This is an announcement of the availability of an updated version of the
molecular graphics program package Raster3D, as reported in the November
issue of Acta Cryst. D (reference below).
The most recent update to the distribution kit was 28-Nov-1994.
Changes since the original Version 2.0 release include expanded documentation
and a utility to produce black&white PostScript half-tone images.
Photorealistic Molecular Graphics
Raster3D is a set of tools for generating high quality raster
images of proteins or other molecules. The core program renders
spheres, triangles, and cylinders with specular highlighting,
Phong shading, and shadowing using an efficient Z-buffer algorithm.
Ancillary programs process atomic coordinates from Brookhaven PDB
files into rendering descriptions for pictures composed of ribbons,
space-filling atoms, bonds, ball+stick, etc. Raster3D can also be
used to render pictures composed in Per Kraulis' MOLSCRIPT program
in glorious 3D with highlights, shadowing, etc. (NB: you will need
MOLSCRIPT V1.4 to get the full benefit of this). Output is to
pixel image files with 24 bits of color information per pixel.
Raster3d is freely available but unsupported.
The current version is 2.02, last updated on 28 November 1994.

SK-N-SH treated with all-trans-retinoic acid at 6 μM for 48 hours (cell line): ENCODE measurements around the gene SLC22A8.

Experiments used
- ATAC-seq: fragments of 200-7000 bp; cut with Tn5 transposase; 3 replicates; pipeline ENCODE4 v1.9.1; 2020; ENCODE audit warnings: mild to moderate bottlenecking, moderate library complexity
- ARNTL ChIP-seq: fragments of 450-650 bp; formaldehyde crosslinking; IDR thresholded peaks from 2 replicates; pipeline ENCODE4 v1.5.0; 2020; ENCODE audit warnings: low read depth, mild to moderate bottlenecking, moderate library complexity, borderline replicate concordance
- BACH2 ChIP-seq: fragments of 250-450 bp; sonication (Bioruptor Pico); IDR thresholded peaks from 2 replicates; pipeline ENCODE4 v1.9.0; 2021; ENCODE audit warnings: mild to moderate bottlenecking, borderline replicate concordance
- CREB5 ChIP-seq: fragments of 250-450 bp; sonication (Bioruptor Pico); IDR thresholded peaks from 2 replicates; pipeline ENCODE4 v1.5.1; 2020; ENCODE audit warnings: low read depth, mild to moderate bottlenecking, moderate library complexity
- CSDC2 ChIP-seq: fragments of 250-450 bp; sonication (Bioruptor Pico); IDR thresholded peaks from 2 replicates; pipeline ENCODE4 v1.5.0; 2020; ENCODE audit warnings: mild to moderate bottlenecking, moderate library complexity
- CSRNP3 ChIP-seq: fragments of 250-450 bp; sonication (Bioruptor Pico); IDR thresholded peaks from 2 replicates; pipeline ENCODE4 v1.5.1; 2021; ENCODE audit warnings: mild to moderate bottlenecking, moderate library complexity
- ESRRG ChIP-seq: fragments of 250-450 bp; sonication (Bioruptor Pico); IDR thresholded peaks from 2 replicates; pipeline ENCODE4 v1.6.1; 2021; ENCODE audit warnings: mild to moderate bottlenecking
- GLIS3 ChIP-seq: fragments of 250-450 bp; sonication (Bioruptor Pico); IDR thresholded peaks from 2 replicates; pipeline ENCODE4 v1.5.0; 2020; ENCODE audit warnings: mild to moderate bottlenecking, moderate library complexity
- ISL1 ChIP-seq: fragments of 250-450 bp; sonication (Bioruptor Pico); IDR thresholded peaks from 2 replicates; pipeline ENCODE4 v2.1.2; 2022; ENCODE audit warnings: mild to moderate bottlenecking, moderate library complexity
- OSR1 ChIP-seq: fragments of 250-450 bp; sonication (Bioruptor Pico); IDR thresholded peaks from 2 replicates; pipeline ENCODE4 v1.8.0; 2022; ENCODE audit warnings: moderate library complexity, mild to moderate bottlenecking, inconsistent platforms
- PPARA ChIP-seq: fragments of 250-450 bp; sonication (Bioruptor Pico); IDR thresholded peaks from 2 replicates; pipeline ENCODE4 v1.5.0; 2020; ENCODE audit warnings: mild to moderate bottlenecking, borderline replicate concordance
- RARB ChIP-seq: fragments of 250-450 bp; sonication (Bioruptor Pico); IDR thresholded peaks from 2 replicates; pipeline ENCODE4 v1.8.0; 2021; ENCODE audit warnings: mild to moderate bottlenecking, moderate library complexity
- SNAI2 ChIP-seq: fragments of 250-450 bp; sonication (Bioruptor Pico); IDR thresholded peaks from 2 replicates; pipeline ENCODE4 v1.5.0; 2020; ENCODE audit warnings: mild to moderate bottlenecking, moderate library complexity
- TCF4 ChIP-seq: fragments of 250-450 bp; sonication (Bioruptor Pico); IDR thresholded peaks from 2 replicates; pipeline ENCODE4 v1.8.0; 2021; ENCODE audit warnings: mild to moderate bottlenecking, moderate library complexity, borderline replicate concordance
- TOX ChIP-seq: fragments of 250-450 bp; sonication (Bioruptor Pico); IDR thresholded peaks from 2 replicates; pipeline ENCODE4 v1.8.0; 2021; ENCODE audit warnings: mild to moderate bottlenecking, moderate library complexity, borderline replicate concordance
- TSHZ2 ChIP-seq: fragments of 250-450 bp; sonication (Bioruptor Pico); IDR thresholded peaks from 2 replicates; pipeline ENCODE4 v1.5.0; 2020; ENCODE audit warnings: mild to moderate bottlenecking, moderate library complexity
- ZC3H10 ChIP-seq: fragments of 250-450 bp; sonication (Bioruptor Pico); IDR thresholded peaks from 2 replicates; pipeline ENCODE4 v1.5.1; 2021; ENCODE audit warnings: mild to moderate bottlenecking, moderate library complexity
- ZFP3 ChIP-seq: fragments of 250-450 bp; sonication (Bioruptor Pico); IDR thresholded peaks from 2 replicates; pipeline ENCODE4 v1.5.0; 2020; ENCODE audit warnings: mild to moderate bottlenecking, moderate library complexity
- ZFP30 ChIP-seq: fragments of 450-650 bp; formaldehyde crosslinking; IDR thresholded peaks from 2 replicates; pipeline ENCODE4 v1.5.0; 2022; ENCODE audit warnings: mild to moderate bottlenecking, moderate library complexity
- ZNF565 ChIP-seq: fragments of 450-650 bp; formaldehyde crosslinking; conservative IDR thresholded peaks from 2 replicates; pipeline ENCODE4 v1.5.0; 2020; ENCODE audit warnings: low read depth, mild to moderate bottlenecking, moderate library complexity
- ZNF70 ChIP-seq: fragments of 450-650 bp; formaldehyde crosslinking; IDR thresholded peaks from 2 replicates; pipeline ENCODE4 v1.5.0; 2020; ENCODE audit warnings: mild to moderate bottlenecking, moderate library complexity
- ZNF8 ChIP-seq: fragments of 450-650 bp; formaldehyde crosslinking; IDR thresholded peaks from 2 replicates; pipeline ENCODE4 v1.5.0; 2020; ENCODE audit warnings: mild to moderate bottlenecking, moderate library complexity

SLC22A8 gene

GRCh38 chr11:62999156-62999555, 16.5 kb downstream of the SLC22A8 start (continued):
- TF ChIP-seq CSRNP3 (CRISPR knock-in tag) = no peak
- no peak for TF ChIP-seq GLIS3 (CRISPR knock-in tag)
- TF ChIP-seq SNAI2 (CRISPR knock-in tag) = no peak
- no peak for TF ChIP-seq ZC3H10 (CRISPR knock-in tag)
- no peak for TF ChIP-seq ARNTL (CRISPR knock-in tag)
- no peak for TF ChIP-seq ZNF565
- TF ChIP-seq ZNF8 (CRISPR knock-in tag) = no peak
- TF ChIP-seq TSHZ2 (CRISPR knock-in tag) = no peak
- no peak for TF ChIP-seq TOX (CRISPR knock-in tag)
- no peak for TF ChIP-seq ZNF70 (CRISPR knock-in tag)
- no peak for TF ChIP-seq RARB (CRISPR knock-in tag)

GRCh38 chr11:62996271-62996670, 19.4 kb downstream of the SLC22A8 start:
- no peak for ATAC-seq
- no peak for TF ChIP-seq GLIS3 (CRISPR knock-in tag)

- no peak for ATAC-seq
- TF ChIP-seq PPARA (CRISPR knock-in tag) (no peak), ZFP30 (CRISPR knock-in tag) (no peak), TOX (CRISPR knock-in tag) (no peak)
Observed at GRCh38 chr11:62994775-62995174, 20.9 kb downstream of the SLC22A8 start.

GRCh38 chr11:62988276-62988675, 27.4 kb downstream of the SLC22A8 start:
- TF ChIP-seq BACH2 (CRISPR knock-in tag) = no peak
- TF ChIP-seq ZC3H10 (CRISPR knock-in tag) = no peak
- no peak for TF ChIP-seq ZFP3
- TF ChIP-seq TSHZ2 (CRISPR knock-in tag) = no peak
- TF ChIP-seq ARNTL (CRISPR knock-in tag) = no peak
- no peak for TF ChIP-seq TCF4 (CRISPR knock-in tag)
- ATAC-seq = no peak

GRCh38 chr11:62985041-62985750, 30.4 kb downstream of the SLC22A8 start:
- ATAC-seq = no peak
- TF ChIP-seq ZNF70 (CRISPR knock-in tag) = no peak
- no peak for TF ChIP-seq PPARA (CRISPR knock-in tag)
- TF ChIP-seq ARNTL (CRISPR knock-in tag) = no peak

The programs have been tested on DEC, SGI, IBM, ESV, and SUN
unix workstations. The code does not depend in any way on
graphics hardware, so it should be portable to other machines
Bacon, David J. and Anderson, Wayne F. (1988). Journal of
Molecular Graphics 6, 219-220 (abstract of paper presented
at the Seventh Annual Meeting of the Molecular Graphics
Society, San Francisco, 10-12 August 1988). "A Fast
Algorithm for Rendering Space-Filling Molecule Pictures."
Merritt, Ethan A. and Murphy, Michael E.P. (1994).
"Raster3D Version 2.0, a Program for Photorealistic Molecular Graphics"
Acta Cryst. D50, 869-873.
originally written by David J. Bacon and Wayne F. Anderson;
extensions, revisions, modifications, ancillary programs by
Mark Israel, Stephen Samuel, Michael Murphy, Albert Berghuis,
and Ethan A Merritt
ftp: stanzi.bchem.washington.edu (126.96.36.199)
Ethan A Merritt
Dept of Biological Structure SM-20
University of Washington, Seattle WA 98195
merritt at u.washington.edu